Simplisafe: The Story Is About Apartments. The Mail Is Not.

Many companies have a story connected to their foundation — often explaining what inspired the CEO to create the company. And, no, the inspiration is not, "To make a boatload of money." At SimpliSafe, the story begins with a robbery:
After his friends were robbed, Chad Laurans discovered a serious problem in the home security industry. No one was protecting renters. Alarm systems needed a ton of hardwiring and came with pricey long-term contracts that couldn’t be canceled. So Chad built something new.
This story about Chad Laurans's inspiration is quoted from SimpliSafe's page focused on apartments, located here. The same page includes a sales message referencing apartment protection:
Now SimpliSafe is the fastest growing home security company in the nation. SimpliSafe won’t lock you in a long-term contract and 24/7 professional monitoring is only $14.99 a month. Protect your apartment—the smart way.
So it would appear that Mr. Laurans understands the needs of people who live in apartments for adequate security.  That brings us to a postcard mailed to apartment homes and what I believe is a Fail for Targeting and Creative.

SimpliSafe Solicitation - Sales Side
Lead Generation Postcard

I live in a co-op apartment building, which typically consists of units that resemble apartments. Although they are cooperatively owned (rather than rented out) by their residents, these are very similar to rental apartment units in that they are underserved by the legacy home security companies.

SimpliSafe Solicitation - Address Side
Lead Generation Postcard - Address Side

On their website, if one clicks on "Shop Now" either from the home page or the /fearless landing page mentioned on the postcard, the lead product is the most expensive one. Even the "Shop Now" link found on the apartment-focused page leads to several product bundles starting with The Haven for $489 that includes 14 pieces of security equipment including a freeze sensor.

Presuming this postcard is part of a national campaign, a version should have been created specifically for people living in apartments.* The apartment-versioned postcard could support Mr. Laurans’s story by mentioning the need for even small apartments to have physical protection. In addition to communicating a low monthly price, the postcard could focus its limited space to communicating safety, peace of mind, renters insurance discounts, and effortless set-up. The Call to Action would be to a visit a landing page that reinforces service benefits while leading with a product package best suited for apartments. This could be The FoundationThe Essentials, or a similar lower-priced package. After all, many renters don't need water or freeze sensors.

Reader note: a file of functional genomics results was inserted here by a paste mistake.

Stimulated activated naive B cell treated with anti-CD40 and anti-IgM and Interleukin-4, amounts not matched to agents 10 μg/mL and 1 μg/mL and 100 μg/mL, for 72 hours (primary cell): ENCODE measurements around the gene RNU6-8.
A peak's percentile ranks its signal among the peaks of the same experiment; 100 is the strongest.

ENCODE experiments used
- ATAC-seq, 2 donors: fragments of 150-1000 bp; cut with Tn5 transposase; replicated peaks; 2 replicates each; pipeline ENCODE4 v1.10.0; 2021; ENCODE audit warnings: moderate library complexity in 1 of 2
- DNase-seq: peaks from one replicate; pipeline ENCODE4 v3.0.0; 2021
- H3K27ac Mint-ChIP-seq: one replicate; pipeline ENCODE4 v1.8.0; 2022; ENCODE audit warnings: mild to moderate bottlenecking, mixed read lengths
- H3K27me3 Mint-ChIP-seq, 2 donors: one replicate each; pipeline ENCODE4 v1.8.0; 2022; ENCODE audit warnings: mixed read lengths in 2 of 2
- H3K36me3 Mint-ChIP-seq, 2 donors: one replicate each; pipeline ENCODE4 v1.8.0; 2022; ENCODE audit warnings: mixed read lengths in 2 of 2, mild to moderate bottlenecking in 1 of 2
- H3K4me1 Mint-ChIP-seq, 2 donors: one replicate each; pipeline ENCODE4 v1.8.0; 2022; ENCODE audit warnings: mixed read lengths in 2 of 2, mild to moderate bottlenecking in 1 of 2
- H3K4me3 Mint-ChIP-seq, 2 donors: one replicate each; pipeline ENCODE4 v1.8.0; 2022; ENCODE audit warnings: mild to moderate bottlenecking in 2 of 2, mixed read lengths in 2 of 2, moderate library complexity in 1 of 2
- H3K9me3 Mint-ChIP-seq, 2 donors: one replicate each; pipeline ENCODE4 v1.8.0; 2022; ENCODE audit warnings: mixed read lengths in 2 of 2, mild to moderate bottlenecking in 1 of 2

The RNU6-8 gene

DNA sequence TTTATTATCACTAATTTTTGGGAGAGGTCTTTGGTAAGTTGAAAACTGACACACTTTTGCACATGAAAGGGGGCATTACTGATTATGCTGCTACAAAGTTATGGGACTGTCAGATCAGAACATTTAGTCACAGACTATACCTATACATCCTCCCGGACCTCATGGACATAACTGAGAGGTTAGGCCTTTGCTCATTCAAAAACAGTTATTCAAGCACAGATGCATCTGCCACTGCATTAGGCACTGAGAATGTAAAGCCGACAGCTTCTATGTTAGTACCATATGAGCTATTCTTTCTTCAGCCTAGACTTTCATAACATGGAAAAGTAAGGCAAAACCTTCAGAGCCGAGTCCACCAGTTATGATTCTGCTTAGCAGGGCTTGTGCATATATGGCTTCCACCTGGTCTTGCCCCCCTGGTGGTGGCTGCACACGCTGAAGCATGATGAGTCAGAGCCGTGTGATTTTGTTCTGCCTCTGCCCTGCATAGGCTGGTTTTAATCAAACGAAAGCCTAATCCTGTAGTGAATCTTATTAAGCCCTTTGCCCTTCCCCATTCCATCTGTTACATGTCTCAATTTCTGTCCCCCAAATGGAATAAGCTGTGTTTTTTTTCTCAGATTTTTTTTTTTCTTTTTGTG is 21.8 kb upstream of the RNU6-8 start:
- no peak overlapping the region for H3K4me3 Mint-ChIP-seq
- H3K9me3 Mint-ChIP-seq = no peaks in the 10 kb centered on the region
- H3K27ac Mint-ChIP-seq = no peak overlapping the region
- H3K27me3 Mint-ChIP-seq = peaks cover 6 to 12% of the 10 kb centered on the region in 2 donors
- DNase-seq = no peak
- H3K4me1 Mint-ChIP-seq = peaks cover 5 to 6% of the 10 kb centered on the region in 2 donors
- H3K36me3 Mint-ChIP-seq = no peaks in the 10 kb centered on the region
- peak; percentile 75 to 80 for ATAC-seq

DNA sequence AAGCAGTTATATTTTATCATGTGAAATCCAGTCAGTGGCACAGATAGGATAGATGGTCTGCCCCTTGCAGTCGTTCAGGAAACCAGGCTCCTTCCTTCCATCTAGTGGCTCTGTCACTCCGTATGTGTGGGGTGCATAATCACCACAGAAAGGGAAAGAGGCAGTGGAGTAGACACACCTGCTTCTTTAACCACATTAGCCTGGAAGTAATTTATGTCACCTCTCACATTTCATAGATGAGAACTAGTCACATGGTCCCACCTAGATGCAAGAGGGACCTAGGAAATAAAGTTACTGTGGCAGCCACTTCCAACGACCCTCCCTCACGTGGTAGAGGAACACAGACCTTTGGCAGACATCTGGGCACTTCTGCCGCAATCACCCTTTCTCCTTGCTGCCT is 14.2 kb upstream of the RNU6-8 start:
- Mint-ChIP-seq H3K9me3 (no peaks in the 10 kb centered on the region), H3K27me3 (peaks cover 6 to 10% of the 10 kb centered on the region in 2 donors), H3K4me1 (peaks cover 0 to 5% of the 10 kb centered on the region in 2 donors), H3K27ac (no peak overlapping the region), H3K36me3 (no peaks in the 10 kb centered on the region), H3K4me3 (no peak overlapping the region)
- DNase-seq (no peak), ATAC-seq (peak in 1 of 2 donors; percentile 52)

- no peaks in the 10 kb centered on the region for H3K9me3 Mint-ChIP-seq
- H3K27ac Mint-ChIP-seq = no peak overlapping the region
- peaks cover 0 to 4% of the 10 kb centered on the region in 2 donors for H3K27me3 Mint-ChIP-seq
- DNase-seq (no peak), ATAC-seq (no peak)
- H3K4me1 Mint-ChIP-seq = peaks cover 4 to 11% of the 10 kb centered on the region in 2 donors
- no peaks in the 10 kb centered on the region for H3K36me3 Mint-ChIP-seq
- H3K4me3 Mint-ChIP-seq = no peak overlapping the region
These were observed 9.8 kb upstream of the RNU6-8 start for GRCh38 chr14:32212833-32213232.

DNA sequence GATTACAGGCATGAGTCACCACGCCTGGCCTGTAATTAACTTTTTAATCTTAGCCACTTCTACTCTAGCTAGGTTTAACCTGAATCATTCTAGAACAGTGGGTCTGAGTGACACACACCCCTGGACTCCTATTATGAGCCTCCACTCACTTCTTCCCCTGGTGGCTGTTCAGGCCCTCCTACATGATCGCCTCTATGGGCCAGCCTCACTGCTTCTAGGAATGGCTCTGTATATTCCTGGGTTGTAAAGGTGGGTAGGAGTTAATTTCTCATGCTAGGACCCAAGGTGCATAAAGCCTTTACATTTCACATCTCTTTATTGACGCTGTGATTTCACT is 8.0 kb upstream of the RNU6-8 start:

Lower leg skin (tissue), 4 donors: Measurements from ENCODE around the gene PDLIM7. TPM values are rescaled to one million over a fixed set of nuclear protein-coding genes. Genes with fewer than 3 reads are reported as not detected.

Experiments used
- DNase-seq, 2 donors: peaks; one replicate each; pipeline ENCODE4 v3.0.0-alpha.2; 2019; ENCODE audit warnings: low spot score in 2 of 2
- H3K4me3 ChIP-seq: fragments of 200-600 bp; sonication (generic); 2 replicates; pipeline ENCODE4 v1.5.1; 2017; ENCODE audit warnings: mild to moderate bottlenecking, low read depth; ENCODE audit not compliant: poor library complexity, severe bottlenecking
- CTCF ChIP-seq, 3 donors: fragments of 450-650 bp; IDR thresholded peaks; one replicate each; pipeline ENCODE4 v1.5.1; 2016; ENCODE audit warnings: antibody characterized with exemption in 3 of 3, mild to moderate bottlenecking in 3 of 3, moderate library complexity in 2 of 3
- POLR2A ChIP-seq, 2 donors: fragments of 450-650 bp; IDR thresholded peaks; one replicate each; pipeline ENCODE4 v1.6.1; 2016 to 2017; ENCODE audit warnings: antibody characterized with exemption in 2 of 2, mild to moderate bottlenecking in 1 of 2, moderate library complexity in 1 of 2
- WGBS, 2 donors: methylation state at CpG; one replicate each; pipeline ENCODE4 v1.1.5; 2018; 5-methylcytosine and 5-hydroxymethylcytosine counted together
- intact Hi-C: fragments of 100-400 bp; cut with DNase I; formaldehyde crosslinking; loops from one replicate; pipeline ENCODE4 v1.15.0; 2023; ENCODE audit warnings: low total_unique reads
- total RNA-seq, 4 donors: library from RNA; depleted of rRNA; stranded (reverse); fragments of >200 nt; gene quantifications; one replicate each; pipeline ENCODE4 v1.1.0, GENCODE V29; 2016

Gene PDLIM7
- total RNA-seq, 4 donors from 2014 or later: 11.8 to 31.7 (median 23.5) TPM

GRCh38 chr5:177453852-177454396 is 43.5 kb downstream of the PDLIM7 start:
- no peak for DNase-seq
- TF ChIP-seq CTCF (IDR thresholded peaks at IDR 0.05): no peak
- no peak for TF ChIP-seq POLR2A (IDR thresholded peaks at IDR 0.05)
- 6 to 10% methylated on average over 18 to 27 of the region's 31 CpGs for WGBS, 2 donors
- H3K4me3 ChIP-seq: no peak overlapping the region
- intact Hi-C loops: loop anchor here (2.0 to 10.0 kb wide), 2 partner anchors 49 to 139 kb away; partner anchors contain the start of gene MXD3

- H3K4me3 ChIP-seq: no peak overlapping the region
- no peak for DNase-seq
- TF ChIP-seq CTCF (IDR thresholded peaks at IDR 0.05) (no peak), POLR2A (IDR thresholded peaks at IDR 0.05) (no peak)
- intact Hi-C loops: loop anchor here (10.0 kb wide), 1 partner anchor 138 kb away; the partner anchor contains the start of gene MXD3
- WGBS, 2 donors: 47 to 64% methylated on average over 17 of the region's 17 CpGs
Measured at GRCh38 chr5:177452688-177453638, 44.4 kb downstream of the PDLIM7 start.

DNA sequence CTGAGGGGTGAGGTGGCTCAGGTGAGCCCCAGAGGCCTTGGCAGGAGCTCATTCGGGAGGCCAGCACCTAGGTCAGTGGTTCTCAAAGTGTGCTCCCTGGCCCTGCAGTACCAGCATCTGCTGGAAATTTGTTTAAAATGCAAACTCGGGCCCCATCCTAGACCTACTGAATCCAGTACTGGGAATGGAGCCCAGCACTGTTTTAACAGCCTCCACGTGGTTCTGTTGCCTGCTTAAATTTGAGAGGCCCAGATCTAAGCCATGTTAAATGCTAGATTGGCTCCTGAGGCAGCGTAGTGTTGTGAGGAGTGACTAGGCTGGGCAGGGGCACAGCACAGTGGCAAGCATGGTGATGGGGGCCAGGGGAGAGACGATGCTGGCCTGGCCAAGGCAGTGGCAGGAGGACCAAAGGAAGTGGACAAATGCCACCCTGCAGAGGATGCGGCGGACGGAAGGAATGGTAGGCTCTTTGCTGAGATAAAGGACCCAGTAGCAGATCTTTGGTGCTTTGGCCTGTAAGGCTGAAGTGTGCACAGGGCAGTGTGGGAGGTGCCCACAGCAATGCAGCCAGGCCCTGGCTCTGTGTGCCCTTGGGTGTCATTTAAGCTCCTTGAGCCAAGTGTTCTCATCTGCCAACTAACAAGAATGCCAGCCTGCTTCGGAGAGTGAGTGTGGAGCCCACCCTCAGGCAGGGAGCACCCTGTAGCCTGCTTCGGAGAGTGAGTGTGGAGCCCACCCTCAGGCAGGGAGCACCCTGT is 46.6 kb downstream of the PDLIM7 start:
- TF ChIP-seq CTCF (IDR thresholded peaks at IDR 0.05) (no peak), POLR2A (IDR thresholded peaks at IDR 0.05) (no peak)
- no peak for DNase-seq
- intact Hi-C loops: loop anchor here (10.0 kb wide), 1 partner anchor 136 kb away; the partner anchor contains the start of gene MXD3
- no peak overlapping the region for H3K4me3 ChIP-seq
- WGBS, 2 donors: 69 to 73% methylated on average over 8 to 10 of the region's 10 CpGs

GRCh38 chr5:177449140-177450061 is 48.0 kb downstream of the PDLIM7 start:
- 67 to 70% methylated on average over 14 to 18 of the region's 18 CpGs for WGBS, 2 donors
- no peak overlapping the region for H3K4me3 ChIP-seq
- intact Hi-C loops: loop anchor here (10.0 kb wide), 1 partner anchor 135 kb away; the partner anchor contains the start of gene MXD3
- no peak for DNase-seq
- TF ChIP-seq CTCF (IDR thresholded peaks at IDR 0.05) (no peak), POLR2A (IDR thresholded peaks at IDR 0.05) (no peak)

Apartment-centric page - mobile view

SimpliSafe may also want to consider the entire prospect user experience that results from using the postcard as a lead generation device. Above, for example is the Apartment-centric page as viewed on a Pixel 3a XL. Much of the type is too small to read on a mobile device. Other pages in the domain require a reader to scroll left and right — cumbersome on a laptop and an outright hassle on a mobile phone. Mobile use as a percentage of internet traffic continues to increase, even for people in their homes, and especially for young renters. SimpliSafe should consider creating mobile-friendly versions of their site or fully embrace responsive design.

If SimpliSafe's communications are optimized for target market relevancy, this company's story could have a happy ending. To paraphrase a SimpliSafe tagline, that would be "Direct Marketing. Done Right."

Retargeting. Done right.
SimpliSafe Retargeting Ad - laptop view 

  1. When your product has multiple target markets, segment your list selection and messaging to appeal to those target markets.
  2. Maintain messaging consistency and product recommendations relevant to your target market segment all the way through an online sale.
  3. Consider how your content appears on mobile devices.

*It could be that SimpliSafe is segmenting rental-style apartments in their list selection, and I received a piece designed for single-family homes because I live in an owner-occupied unit. Nonetheless, the presence of an apartment number in my address should have been a flag for list scrubbing, segmentation, or at least understanding the nature of co-op apartments.


Shutterfly: Why They Call It "Snail Mail"

There are several ways a company like Shutterfly can promote sales to prior customers.
  • If the company has an app, it can push a notification to the customer's smartphone. However, notifications can be blocked or can be missed among more urgent notifications.